Place crowd safety, crowd science? Case studies and application

Keith Still and Marina Papalexi
Department of Business, Manchester Metropolitan University – All Saints
Campus, Manchester, UK
Yiyi Fan
Department of Management, Lancaster University, Lancaster, UK, and
David Bamford
Department of Business, Manchester Metropolitan

Abstract
Purpose – This paper aims to explore the development and application of place crowd safety management tools for areas of public assembly and major events, from a practitioner perspective. Design/methodology/approach – The crowd safety risk assessment model is known as design, information, management-ingress, circulation, egress (DIM-ICE) (Still, 2009) is implemented to optimise crowd safety and potentially throughput. Three contrasting case studies represent examples of some of the world’s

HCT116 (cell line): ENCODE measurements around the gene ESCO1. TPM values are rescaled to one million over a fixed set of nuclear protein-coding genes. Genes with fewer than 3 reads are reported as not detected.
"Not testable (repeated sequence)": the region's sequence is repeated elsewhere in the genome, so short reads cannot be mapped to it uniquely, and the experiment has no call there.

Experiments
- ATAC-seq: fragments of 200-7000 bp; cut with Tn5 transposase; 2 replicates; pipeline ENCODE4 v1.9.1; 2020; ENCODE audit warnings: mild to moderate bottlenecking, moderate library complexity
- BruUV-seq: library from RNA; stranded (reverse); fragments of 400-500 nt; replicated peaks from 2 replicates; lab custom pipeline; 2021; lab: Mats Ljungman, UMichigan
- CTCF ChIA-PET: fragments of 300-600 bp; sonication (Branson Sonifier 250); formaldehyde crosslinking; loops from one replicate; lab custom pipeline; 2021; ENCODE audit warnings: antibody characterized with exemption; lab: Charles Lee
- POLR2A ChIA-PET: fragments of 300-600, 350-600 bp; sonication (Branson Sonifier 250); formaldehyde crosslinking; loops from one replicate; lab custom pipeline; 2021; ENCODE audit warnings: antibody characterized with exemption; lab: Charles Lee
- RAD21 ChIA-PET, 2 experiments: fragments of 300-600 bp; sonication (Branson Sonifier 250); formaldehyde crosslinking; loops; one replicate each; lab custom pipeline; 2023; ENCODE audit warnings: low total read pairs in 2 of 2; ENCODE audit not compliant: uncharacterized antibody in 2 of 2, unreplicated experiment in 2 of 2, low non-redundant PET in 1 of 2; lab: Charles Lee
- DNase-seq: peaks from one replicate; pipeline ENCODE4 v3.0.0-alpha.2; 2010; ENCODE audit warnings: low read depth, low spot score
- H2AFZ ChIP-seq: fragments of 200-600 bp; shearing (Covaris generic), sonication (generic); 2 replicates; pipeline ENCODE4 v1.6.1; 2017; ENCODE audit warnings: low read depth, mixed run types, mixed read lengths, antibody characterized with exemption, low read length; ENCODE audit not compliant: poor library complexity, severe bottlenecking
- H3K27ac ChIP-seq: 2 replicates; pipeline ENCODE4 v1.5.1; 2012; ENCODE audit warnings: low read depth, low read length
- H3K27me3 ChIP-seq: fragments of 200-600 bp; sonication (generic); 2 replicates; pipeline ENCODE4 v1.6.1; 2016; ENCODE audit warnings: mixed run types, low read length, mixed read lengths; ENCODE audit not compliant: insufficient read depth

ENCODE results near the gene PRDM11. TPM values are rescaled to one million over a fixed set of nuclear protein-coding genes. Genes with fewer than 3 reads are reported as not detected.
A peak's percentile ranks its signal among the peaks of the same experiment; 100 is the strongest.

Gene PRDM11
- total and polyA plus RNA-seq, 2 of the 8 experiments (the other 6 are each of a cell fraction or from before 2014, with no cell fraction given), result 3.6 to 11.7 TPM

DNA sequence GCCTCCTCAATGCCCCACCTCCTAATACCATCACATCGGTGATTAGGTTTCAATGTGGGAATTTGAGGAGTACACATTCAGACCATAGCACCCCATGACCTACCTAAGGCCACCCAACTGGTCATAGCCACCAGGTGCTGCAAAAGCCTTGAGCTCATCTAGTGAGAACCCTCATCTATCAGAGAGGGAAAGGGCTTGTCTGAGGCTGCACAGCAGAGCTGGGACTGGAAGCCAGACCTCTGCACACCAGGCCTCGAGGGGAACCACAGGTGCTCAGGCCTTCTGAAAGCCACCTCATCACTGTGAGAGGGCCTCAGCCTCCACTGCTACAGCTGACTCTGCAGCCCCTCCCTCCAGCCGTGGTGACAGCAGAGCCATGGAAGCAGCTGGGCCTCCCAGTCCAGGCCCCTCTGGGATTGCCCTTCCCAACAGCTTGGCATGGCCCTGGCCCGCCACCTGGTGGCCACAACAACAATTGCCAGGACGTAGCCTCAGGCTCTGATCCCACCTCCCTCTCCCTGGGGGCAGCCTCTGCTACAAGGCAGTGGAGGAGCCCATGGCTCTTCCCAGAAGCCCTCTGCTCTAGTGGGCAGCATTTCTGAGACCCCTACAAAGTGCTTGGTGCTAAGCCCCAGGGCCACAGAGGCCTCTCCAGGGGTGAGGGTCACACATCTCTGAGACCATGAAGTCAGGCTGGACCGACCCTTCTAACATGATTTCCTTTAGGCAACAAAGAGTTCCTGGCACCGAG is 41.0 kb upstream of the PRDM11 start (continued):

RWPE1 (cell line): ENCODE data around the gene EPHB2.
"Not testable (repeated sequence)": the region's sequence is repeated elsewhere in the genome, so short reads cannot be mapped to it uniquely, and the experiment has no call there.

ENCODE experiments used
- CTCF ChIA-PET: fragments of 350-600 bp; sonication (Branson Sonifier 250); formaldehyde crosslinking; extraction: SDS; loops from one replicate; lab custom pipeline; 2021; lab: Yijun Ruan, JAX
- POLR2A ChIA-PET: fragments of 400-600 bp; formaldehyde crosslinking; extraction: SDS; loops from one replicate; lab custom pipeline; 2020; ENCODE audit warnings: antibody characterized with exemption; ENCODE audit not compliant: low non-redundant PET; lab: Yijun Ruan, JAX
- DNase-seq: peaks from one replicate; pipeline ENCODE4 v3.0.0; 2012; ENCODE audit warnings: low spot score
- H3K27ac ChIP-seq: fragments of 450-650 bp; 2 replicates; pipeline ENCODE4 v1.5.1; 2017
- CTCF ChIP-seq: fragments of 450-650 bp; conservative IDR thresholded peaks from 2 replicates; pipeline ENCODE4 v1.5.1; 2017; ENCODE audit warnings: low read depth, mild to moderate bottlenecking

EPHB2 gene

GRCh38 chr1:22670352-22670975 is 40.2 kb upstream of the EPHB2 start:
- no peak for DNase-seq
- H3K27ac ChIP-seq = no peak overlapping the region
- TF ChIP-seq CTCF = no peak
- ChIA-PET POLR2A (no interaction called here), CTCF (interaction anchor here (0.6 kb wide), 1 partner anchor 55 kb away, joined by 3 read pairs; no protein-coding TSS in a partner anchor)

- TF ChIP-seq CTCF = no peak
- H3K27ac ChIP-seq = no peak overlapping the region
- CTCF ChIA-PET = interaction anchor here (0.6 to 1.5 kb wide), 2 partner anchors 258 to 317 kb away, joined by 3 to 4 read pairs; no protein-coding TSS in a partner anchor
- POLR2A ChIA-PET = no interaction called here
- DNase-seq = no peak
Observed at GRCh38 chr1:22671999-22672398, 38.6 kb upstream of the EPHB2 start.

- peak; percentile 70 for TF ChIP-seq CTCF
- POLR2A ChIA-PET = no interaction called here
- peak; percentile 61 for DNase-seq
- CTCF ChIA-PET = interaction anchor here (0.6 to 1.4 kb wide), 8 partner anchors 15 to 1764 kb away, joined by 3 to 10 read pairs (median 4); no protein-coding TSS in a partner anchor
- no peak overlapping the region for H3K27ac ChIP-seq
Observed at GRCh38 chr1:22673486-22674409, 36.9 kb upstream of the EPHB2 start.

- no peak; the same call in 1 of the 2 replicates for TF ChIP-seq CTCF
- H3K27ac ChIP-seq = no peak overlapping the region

largest and most challenging crowd safety projects.

Findings – The paper provides some insight into how the DIM-ICE model can be used to aid strategic planning at major events, assess potential crowd risks and to avoid potential crowd safety issues.

Practical implications – It provides further clarity to what effective place management practice is.

Evidence-based on the case studies demonstrates that the application of the DIM-ICE model is useful for recognising potential place crowd safety issues and identifying areas for require improvement.

Originality/value – Crowd science is an emerging field of research, which is primarily motivated by place crowd safety issues in congested places; the application and reporting of an evidence-based model (i.e. DIMICE model) add to this. The paper addresses a research gap related to the implementation of analytic tools in characterising place crowd dynamics.

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